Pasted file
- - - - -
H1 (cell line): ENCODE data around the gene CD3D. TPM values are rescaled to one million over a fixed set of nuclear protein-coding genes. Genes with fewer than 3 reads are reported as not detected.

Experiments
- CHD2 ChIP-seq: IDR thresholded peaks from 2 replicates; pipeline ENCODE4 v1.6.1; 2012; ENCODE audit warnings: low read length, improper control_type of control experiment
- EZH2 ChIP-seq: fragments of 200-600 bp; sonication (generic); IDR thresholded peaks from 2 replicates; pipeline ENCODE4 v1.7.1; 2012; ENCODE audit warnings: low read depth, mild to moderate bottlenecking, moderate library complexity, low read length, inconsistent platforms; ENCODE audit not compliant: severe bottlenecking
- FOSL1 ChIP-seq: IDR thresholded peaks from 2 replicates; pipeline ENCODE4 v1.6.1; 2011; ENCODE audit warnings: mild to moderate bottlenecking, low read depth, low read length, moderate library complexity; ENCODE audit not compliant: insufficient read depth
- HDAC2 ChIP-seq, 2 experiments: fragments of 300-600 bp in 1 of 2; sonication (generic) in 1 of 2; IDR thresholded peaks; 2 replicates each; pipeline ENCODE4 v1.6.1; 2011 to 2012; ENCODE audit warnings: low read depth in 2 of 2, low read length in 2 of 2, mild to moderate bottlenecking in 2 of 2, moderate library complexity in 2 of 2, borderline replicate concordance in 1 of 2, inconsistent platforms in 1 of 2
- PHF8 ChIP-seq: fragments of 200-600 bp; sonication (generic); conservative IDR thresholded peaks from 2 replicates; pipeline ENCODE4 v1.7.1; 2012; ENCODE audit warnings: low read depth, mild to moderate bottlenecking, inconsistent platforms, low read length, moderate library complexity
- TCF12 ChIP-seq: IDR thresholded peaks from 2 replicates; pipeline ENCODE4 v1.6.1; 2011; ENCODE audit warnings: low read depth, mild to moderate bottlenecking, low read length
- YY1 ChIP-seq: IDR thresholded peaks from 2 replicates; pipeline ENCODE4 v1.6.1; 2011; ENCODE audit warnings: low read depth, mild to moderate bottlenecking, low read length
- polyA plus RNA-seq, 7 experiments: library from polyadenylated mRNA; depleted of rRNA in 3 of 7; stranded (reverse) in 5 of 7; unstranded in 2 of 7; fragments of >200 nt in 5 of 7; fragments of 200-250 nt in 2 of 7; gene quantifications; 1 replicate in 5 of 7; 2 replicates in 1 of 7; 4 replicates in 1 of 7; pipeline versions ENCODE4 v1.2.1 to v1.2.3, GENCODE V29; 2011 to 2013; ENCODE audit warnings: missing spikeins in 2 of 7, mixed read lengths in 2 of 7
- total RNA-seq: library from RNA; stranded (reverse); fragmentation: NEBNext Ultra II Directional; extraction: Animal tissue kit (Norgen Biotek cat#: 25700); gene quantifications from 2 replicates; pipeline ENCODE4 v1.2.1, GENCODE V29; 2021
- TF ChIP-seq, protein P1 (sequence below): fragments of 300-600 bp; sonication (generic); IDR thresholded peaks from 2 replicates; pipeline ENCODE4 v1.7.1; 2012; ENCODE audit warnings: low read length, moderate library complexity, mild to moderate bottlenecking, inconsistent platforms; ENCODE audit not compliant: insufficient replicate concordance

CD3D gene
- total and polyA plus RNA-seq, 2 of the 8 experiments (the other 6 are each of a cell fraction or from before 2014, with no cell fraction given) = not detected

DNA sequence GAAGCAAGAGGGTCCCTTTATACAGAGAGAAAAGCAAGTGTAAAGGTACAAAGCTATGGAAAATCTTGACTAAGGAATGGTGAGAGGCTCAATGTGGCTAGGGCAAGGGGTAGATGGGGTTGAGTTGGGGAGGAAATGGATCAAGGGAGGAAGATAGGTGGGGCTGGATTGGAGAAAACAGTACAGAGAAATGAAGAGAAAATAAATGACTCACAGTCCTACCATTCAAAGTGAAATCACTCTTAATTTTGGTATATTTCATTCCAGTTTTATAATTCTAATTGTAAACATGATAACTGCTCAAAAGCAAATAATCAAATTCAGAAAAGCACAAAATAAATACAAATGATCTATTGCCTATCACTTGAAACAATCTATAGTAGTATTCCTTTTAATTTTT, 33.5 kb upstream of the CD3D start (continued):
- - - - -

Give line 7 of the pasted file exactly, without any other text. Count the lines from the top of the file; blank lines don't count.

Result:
- PHF8 ChIP-seq: fragments of 200-600 bp; sonication (generic); conservative IDR thresholded peaks from 2 replicates; pipeline ENCODE4 v1.7.1; 2012; ENCODE audit warnings: low read depth, mild to moderate bottlenecking, inconsistent platforms, low read length, moderate library complexity